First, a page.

Adult · Book review · Fantasy

Review: Phoenix Extravagant by Yoon Ha Lee

Sometimes a worldbuilding is as steampunk as it is folktale, and sometimes a family is an obstinate non-binary artist, a prime duelist and a philosophical mecha dragon, and isn’t that just perfect?

Phoenix Extravagant is the story of Gyen Jebi, an artist married to their profession (read: kind of… oblivious about anything that isn’t art) as they get caught in the middle of political machinations involving a revolutionary movement in Hwaguk, a fantasy country heavily inspired by Korea under Japanese occupation.

The main character of this book isn’t a genius. They aren’t good at manipulation or even that charming; they aren’t the type of larger-than-life character that leaps off the page like in Machineries of Empire, because this isn’t a space opera. This is deliberately a story about a very ordinary person, one good at painting but not a prodigy, who is caught in a place where they’re way out of their depth. The book never lets them forget that, and neither do the characters, in a myriad of ways that vary from “subtle” to “outright laughing in Jebi’s face because [character] couldn’t believe they could be so dense”.
I don’t have a problem with that. I may prefer to read about really competent people because many things are more fun that way, yes. I also know that it’s easy, as a reader, to say “well that wasn’t smart”, but would have I, another ordinary person who would be out of their depth, made better decisions in that situation? No, probably worse. I just need the book not to try to pass it as smart, you know?

And Jebi grew on me. I didn’t feel strongly about them at first, but something about their sometimes misplaced obstinacy, their ordinary nature paired with odd artist habits, the way they trusted too easily and were paranoid at less rational moments… I ended up really liking them, and it was probably the “must absolutely paint with mud” scene that made it for me.
I also loved the romance, because it appealed to me on so many levels (…characters who grow close physically first and then learn to trust each other? Yes. Also that sex scene.) and because I, too, would be really into the beautiful woman who is the enemy prime duelist.
The romance is far from the only important relationship in the book; there’s a really complicated sibling relationship at the heart of this, tense and with a lot of conflict but also love.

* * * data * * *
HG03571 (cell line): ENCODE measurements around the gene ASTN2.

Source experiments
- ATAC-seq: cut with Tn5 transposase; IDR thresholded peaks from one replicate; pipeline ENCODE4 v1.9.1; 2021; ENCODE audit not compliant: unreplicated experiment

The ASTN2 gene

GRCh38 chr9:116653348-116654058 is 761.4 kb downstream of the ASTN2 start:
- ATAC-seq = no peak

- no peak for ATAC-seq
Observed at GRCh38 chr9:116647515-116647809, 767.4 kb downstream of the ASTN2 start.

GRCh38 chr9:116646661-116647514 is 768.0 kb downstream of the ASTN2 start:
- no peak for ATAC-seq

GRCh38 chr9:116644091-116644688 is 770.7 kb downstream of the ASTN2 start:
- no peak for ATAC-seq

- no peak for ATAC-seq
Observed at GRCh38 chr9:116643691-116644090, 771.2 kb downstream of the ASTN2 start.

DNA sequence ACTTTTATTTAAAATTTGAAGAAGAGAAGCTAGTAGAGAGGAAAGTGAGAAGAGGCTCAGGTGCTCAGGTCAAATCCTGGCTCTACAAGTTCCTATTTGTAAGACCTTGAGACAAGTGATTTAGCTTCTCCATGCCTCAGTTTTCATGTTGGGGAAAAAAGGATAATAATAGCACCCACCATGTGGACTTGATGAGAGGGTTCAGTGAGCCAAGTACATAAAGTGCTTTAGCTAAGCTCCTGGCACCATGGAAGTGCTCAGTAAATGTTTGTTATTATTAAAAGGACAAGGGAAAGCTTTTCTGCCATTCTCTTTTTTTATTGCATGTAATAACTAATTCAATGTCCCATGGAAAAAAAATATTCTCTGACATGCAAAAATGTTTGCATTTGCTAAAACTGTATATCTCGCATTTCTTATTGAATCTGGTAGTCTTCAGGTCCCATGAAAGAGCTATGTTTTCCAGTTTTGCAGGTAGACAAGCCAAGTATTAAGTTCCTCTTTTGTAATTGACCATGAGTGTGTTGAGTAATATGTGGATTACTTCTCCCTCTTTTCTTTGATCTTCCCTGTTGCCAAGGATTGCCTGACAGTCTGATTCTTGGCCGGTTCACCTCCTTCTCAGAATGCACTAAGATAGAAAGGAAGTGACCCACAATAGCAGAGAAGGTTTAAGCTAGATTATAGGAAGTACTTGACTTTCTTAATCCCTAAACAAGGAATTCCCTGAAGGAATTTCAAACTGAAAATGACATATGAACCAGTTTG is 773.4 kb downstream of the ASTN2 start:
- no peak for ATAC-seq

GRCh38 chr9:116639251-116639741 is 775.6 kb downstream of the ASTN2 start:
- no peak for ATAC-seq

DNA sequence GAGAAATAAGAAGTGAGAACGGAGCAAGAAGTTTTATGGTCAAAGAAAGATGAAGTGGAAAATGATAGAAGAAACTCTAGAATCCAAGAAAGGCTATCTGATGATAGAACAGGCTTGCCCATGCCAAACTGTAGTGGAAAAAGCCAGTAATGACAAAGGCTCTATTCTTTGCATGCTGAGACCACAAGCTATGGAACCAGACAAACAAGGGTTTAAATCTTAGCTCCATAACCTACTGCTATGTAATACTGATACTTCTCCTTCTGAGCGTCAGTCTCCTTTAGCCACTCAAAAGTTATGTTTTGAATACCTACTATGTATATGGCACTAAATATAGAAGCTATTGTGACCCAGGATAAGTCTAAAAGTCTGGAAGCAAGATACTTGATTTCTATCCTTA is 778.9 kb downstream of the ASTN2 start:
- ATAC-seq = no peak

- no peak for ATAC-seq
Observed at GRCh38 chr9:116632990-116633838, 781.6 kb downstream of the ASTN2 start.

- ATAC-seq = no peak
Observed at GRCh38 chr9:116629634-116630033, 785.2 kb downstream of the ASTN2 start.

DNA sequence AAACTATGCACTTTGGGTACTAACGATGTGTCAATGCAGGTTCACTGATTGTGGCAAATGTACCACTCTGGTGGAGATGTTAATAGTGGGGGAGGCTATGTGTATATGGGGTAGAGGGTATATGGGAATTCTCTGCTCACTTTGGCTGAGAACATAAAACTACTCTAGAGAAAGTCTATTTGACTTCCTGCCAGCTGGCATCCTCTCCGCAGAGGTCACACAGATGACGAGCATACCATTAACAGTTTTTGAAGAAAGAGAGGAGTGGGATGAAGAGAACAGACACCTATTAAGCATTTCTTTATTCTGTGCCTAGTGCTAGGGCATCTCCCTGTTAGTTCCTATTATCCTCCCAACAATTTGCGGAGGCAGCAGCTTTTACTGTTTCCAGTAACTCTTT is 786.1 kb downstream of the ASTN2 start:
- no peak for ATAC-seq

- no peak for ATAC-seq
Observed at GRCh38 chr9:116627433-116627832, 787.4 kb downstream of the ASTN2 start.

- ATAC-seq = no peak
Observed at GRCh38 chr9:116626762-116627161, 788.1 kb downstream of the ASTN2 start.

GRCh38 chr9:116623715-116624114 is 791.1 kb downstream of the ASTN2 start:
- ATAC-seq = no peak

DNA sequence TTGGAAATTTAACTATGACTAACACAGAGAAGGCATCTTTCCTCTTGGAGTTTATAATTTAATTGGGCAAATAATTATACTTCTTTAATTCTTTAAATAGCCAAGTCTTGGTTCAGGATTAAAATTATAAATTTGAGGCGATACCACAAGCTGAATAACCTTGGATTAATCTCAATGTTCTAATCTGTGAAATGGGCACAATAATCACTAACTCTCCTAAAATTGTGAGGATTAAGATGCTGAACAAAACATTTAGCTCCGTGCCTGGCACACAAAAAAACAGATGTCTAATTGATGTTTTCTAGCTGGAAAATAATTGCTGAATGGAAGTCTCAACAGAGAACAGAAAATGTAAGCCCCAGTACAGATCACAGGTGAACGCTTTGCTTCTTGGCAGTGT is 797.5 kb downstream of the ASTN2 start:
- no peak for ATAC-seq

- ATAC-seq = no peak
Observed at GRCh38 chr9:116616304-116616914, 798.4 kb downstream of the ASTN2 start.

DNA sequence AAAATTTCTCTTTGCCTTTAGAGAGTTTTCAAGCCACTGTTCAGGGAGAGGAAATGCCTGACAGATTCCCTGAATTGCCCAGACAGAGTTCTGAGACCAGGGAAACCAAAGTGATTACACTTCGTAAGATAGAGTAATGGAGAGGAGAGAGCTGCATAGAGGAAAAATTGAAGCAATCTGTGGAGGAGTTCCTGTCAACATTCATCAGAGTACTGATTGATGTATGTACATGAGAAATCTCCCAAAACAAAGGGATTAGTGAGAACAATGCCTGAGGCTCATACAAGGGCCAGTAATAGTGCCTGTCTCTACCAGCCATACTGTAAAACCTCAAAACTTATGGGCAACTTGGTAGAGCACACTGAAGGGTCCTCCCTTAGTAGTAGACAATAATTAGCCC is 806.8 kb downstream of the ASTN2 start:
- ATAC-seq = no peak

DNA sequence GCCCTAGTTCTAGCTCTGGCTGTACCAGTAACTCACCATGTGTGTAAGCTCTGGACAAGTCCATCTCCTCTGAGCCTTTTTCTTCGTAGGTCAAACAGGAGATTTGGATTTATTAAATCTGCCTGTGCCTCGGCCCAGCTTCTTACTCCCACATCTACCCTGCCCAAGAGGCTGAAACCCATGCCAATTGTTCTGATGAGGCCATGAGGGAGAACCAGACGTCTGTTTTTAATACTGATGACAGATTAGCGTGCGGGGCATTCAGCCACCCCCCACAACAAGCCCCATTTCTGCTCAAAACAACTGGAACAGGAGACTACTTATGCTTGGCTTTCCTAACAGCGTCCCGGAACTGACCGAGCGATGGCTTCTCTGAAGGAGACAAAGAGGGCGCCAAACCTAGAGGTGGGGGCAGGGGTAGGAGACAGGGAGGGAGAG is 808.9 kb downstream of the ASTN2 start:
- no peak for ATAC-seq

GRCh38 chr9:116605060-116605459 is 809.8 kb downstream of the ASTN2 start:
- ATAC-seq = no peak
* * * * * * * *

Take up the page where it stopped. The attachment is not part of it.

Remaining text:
And if you love animal companion stories, you probably really want to read this. My favorite character was Arazi, whom you see on the cover. Mechanical dragon-shaped war machine outside, true pacifist dragon inside!

And when I say “true dragon”, I mean that this involves aspects and details involving legends and creatures who come from them. There’s a reason this is completely fantasy and not steampunk alt-history.

About the worldbuilding, I always come back to how much I love the way Yoon Ha Lee incorporates queerness into his books. Here, polyamory, same-gender relationship and non-binary people (called geu-ae) are varying degrees of normal, from “not even remarked upon” to “our colonizers see this as odd but who cares”. And it goes far beyond a superficial level, involving even small details like cues certain more marginalized groups use to recognize each other (haircuts) to even the very deliberate way the sex scene is written. Queerness is woven into the fabric of this world, it isn’t an afterthought.
The magic system was really unique, perfect for the story, and horrifying on several levels. That was one in a series of ugly surprises.

Phoenix Extravagant deals with many aspects of living in a colonized country, from the forced assimilation barely disguised as modernization to the way the history and art of the colonized people is systematically hidden, stolen, and sometimes destroyed. It talks about food, languages, accents, and especially names; the name change Jebi goes through at the beginning seems such an easy choice to make at first, one with little cost, but it turns out not to be at all. Names have power even when that power isn’t literal.
It also talks about art in the context of different philosophies between the Hwagin and the Razanei, and between both of them and the Western world, which I found really interesting to read.
And about war. I already know the ending is going to be polarizing for a lot of people but I loved it deeply, both for what it was and for what it said.